One of Us Is Lying by Karen M. McManus (360 pages)
Overview: Five kids are in detention. Only four come out alive, and they become the prime suspects of the most botched police investigation ever. They're the beauty, the jock, the brains, and the slacker. They barely know each other, but they're all tied together in one way or another to Simon, the school gossip leader with a severe peanut allergy. When all their secrets come out, the police investigation become the least of their worries. Overall: 4.5
Characters: 5 I loved McManus's cast. We get to see prospective from all three of them which is a nice touch. Each of them are a take on a classic stereotype. While they fulfill almost all of the regular archetypes, she makes them deeper, more human and relatable. I particularly loved Browneyn and Nate who are in the classic good girl/bad boy relationship, but somehow she makes it cute and irresistible not tired and cliche. I also loved the sister relationships that get explored in the book. Even with chaotic plot, the characters and those around them are deeply explored.
Plot: 4.5 I really got into the story and finished the book in two days. I'd previously read the opening 20 pages and put it down, but this time, it captivated me. It's pretty clear from the start that the four are innocent. There's no unreliable narration at play. Though I did manage to guess the last twists before they happened, and I didn't love where the romantic lines went, I had so much fun reading the book and gathering clues.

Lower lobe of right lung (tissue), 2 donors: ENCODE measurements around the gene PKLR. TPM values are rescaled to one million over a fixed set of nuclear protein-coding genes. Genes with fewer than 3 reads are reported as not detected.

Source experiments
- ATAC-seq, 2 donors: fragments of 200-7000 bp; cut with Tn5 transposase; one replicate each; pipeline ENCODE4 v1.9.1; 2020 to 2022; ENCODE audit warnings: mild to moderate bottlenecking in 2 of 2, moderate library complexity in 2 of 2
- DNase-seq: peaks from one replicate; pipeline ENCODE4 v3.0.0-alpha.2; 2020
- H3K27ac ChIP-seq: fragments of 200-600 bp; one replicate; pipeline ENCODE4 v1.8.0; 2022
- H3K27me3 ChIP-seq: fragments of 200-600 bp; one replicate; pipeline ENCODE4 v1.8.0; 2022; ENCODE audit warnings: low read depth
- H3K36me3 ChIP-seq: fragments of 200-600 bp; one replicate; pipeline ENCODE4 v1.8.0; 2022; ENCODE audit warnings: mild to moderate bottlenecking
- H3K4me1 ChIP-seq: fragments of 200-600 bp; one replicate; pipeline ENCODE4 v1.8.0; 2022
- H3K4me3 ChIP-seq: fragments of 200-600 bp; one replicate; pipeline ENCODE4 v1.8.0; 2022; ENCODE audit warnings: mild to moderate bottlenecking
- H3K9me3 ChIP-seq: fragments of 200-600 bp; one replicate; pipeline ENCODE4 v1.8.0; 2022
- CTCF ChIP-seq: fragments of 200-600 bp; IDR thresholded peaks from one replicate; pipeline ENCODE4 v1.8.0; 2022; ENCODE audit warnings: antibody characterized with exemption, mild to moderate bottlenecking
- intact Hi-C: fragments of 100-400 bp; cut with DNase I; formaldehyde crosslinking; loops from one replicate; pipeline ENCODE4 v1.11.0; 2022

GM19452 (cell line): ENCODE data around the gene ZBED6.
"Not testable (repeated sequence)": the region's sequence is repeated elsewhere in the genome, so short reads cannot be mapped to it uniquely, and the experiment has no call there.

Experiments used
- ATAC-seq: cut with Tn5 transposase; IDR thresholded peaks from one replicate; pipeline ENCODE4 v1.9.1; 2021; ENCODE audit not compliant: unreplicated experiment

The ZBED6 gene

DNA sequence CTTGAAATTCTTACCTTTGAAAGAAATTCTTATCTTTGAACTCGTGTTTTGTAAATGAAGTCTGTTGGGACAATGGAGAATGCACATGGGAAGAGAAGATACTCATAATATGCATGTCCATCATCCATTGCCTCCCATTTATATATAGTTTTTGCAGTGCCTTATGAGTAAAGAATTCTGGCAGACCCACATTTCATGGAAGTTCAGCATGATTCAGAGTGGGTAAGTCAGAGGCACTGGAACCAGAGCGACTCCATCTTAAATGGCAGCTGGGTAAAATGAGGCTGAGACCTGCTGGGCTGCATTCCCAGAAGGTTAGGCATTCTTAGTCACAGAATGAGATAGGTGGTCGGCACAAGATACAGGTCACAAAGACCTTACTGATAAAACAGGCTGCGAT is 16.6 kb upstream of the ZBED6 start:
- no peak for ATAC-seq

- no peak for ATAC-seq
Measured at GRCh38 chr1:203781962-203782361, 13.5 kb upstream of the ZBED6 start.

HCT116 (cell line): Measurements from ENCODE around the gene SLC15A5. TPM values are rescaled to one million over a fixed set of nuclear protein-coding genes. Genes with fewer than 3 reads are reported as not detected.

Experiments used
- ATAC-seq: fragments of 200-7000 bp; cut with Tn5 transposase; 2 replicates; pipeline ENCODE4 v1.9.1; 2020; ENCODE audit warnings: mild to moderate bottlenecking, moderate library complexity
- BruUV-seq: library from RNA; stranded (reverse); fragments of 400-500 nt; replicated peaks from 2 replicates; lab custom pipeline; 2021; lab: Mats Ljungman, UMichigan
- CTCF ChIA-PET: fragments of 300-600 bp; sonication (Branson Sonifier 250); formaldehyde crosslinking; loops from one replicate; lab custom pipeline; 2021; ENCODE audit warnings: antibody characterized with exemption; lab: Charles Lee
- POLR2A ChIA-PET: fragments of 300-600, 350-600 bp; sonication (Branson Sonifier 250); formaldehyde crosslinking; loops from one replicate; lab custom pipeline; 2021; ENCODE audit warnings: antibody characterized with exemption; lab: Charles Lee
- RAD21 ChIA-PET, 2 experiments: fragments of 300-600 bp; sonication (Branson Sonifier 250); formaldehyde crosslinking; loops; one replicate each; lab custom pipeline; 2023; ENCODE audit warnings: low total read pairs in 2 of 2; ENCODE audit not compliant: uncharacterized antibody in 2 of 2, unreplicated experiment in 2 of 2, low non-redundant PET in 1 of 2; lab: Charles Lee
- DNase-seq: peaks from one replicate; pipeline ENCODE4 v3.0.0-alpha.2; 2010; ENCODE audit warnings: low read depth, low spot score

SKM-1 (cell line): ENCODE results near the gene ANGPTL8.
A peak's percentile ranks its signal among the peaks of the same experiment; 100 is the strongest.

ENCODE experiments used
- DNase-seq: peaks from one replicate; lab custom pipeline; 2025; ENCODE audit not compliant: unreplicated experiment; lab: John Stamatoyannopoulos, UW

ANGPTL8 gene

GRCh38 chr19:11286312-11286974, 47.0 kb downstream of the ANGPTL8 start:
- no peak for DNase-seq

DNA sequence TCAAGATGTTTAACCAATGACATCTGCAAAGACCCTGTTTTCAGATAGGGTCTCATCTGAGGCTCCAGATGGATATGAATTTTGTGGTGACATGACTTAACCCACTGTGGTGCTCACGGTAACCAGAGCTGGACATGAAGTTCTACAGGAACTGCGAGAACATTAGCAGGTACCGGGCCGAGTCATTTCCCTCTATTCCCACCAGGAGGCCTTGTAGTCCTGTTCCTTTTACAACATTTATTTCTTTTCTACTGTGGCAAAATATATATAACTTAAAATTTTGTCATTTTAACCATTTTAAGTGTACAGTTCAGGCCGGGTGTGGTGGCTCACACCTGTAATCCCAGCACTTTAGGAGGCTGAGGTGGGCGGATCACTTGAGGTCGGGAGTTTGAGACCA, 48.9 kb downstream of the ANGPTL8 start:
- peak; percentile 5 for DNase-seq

Writing: 5 I appreciated how she gave each character a true voice of their own, which is hard when their are four main characters. The alternating sections of the chapters kept the pace up and kept the camera constantly moving. Each of the points of views played really well with each other, and the time they spent together helped build more depth into the other accessed teens.
I also enjoyed how she decided to delve into the media and how they respond both to tragedy and the idea of celebrity. The invasive tactics used and the way it fueled the police's views of the teens was both interesting to inspect and sickening. It's clear why it has surfaced on the New York Times List.